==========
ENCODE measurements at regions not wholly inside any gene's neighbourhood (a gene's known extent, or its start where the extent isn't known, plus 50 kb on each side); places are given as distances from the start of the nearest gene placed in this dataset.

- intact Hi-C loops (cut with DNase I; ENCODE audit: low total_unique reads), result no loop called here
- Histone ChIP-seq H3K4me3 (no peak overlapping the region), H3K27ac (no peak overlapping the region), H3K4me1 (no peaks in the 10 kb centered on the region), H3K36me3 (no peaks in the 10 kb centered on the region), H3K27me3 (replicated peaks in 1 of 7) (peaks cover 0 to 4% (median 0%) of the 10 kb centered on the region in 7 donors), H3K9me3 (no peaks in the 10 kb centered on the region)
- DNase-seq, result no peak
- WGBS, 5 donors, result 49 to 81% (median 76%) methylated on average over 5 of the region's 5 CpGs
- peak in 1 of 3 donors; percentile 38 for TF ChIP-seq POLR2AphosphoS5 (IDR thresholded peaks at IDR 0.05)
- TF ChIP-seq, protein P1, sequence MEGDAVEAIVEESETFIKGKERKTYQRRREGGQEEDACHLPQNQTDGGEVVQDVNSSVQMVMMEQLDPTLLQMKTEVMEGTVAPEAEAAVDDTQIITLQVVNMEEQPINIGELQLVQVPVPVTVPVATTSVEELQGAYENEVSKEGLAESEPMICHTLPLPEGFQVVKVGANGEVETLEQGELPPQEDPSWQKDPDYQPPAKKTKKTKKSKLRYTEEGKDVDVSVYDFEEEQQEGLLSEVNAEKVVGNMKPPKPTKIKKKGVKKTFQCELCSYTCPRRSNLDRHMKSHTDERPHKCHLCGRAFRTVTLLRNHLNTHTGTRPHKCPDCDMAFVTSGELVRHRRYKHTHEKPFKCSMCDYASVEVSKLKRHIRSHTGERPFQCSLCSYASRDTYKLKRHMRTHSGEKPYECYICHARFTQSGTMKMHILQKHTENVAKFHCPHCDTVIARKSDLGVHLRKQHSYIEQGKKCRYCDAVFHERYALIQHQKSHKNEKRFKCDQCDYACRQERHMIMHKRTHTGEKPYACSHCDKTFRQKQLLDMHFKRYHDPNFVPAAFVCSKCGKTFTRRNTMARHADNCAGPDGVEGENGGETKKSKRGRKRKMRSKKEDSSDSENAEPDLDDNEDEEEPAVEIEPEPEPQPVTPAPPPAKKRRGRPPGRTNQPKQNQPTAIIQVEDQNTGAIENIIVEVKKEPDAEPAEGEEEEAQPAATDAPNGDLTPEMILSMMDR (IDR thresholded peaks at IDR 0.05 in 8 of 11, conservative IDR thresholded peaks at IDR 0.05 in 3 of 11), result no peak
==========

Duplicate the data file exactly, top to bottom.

ENCODE measurements at regions not wholly inside any gene's neighbourhood (a gene's known extent, or its start where the extent isn't known, plus 50 kb on each side); places are given as distances from the start of the nearest gene placed in this dataset.

- intact Hi-C loops (cut with DNase I; ENCODE audit: low total_unique reads), result no loop called here
- Histone ChIP-seq H3K4me3 (no peak overlapping the region), H3K27ac (no peak overlapping the region), H3K4me1 (no peaks in the 10 kb centered on the region), H3K36me3 (no peaks in the 10 kb centered on the region), H3K27me3 (replicated peaks in 1 of 7) (peaks cover 0 to 4% (median 0%) of the 10 kb centered on the region in 7 donors), H3K9me3 (no peaks in the 10 kb centered on the region)
- DNase-seq, result no peak
- WGBS, 5 donors, result 49 to 81% (median 76%) methylated on average over 5 of the region's 5 CpGs
- peak in 1 of 3 donors; percentile 38 for TF ChIP-seq POLR2AphosphoS5 (IDR thresholded peaks at IDR 0.05)
- TF ChIP-seq, protein P1, sequence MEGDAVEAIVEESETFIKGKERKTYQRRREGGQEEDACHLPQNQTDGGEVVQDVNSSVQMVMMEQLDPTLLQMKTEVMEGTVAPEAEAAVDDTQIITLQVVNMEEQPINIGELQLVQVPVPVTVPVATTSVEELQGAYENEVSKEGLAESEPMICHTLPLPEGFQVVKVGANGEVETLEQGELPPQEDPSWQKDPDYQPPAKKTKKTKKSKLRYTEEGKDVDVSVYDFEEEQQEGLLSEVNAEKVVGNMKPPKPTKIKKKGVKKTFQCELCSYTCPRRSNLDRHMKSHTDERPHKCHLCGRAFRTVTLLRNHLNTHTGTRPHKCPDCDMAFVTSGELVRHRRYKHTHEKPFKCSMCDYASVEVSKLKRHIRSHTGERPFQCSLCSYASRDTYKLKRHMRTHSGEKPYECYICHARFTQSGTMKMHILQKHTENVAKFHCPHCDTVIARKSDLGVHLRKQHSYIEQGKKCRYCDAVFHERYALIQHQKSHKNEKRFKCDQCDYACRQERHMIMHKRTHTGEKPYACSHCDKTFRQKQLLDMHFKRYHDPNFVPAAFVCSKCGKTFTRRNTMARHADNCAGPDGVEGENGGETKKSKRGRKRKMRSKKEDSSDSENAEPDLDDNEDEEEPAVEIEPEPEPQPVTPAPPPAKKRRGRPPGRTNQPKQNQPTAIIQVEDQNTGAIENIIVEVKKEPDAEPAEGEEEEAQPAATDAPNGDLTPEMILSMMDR (IDR thresholded peaks at IDR 0.05 in 8 of 11, conservative IDR thresholded peaks at IDR 0.05 in 3 of 11), result no peak